Mexico’s Familia Michoacana drug cartel has been hit by sanctions, the U.S. Treasury Department announced Thursday.

The department accused the cartel of manufacturing “rainbow” fentanyl pills purportedly aimed at kids, reported the Associated Press.

U.S. properties of the Hurtado brothers, who are the leaders of the drug cartel, are blocked by the Treasury’s Office of Foreign Assets Control, or OFAC. It also prohibited U.S. citizens from having dealings with them. The sanctions were directed at José Alfredo Hurtado, who leads the cartel along with his brother Johnny Hurtado.

Based in the southern state of Guerrero, the cartel is often known as The New Michoacan Family. The name is to distinguish it from an older group that was mostly expelled from the western state of Michoacan in the mid-2010s.

Under Secretary of the Treasury for Terrorism and Financial Intelligence Brian E. Nelson said in a statement that not only does the cartel traffic fentanyl, it now "markets ‘rainbow fentanyl’." It's done as part of a "deliberate effort to drive addiction amongst kids and young adults." He shared that fentanyl "claimed the lives of more than 108,000 Americans last year."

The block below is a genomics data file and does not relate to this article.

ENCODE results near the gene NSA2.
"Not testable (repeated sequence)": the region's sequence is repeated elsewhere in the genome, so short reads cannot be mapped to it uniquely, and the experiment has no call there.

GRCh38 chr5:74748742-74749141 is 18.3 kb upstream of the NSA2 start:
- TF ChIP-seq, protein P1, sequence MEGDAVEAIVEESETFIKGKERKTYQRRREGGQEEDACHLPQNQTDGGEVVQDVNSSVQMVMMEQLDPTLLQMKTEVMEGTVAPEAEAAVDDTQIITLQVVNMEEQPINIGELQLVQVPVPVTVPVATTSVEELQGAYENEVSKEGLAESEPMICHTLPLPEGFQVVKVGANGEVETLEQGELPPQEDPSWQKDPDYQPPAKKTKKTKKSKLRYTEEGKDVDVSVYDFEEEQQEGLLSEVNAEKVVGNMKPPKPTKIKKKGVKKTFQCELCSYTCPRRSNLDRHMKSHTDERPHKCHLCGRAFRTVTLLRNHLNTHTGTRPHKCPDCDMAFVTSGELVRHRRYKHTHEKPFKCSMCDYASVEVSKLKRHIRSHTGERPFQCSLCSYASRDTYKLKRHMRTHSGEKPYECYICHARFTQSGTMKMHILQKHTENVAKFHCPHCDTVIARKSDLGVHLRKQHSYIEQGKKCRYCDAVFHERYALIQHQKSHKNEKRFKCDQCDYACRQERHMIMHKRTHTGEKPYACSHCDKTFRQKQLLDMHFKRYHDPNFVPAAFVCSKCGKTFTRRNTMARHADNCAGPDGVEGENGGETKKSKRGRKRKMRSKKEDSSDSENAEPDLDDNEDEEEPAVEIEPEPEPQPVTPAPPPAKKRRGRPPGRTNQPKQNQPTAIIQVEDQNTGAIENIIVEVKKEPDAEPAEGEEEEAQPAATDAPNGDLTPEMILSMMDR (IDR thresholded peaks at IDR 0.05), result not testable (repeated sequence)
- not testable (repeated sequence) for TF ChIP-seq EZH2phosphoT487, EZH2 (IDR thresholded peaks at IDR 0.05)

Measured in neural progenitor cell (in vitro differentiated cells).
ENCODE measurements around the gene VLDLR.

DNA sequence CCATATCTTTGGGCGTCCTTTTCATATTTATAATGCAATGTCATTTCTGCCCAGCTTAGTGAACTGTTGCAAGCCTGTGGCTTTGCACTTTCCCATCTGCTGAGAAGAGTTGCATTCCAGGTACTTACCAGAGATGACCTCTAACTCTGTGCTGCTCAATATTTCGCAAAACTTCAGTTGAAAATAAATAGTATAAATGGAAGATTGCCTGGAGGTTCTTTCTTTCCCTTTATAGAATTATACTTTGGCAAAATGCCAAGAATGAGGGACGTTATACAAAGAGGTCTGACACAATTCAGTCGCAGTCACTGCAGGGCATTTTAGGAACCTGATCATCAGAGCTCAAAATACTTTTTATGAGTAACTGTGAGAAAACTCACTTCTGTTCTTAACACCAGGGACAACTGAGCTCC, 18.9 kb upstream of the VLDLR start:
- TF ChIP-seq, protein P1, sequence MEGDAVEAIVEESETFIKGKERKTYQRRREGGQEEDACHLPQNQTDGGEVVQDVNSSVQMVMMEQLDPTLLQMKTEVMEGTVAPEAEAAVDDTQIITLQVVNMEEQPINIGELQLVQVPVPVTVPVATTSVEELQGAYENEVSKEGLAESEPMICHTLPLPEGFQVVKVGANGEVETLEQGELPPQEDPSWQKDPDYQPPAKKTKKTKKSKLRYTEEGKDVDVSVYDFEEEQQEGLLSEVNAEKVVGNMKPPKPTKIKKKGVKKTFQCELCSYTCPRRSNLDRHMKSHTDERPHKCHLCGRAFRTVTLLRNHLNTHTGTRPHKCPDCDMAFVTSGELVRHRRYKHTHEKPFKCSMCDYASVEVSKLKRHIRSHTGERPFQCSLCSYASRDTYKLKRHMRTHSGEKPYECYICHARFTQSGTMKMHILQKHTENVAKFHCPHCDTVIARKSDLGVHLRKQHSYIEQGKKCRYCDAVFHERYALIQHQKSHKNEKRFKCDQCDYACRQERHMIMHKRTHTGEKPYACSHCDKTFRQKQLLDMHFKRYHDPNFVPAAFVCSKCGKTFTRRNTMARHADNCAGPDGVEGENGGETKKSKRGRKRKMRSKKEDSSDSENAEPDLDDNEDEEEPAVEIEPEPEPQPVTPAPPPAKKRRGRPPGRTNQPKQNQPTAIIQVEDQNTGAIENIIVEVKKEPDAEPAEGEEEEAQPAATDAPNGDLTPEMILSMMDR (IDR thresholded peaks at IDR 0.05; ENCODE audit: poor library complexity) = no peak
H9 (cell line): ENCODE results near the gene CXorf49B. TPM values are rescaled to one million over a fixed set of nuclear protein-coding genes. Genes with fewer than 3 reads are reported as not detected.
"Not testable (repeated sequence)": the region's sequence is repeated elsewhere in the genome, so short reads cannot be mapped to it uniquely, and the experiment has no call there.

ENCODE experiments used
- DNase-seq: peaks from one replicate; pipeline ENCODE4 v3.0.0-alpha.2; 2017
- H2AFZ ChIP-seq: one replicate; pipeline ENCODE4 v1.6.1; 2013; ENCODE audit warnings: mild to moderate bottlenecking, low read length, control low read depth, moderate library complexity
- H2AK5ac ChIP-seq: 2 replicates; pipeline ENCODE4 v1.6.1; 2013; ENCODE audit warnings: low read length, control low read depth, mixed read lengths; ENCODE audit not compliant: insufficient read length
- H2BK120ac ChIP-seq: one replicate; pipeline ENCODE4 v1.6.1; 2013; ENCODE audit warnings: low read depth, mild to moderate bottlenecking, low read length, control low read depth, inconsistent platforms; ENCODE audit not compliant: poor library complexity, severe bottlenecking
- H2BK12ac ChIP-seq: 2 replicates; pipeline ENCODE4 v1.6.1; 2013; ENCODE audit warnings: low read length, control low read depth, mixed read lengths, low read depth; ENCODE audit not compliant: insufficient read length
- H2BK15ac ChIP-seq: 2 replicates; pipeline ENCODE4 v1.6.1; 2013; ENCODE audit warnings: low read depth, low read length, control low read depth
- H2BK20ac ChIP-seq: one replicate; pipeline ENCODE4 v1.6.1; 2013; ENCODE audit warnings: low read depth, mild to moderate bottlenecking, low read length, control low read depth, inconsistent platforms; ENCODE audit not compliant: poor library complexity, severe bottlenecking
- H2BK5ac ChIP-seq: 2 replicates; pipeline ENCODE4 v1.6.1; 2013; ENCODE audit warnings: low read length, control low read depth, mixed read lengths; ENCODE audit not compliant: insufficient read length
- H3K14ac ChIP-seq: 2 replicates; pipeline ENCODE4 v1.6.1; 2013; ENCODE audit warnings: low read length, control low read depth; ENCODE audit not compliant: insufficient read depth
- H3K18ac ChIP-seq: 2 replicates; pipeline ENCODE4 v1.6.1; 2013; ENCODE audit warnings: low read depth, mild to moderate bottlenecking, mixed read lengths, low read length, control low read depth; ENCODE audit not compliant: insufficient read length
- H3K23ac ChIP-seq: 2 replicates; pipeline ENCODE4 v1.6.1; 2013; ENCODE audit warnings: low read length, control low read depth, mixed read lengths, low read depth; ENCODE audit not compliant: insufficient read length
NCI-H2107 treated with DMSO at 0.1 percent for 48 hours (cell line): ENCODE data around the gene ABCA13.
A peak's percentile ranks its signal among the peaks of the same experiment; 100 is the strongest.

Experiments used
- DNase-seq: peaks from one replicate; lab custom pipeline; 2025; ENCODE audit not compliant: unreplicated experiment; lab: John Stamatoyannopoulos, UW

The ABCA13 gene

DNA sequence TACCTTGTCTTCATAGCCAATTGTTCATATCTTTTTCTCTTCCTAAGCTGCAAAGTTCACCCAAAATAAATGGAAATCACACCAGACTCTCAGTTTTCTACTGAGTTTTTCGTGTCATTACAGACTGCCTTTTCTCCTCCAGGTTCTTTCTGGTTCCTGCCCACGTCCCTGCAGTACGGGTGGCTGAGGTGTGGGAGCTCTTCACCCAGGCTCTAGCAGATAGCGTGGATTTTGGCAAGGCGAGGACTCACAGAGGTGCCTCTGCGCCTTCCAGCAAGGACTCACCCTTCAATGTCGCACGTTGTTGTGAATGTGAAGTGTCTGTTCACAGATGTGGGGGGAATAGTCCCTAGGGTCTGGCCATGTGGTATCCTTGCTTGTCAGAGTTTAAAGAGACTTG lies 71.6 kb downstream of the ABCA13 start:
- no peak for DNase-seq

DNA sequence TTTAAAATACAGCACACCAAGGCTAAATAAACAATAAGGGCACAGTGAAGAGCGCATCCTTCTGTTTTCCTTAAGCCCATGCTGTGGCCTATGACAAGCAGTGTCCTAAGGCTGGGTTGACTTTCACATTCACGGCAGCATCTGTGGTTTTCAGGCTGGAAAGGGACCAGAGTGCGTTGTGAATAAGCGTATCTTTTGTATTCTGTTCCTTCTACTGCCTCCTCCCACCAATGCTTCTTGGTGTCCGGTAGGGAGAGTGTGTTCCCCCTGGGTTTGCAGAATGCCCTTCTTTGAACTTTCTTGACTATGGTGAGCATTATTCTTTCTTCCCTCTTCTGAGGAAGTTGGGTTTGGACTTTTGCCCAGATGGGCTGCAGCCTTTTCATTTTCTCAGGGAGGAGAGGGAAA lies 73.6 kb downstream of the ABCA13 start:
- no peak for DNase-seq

KRDO reported that there has been debate about whether the fentanyl pills in different colors that have appeared in the U.S. are designed to attract kids, or are simply to distinguish the brand of the gang.

Mexican cartels generally ship blue fentanyl pills to America. They are counterfeited to look like Adderall, Xanax or Oxycodone. Synthetic opioid overdoses take lives of tens of thousands of people of America every year. In part it is because many of those who take the pills don't know that they are consuming fentanyl.

The Treasury Department said that the Familia Michoacana cartel also traffics heroin, meth and cocaine.

The gang, known for being notoriously violent, has been active in Guerrero and the neighboring states of Morelos, Mexico and Michoacan. Last month, authorities said that the killing of 20 townspeople in the town of Totolapan, Guerrero, seems to have been the work of José. But he tried to use social media to blame a rival gang, reported The attack that happened on Oct. 5 in Totolapan killed the town’s mayor, his dad as well as 18 other men.

This is a representational image. Sandy Huffaker/Getty Images

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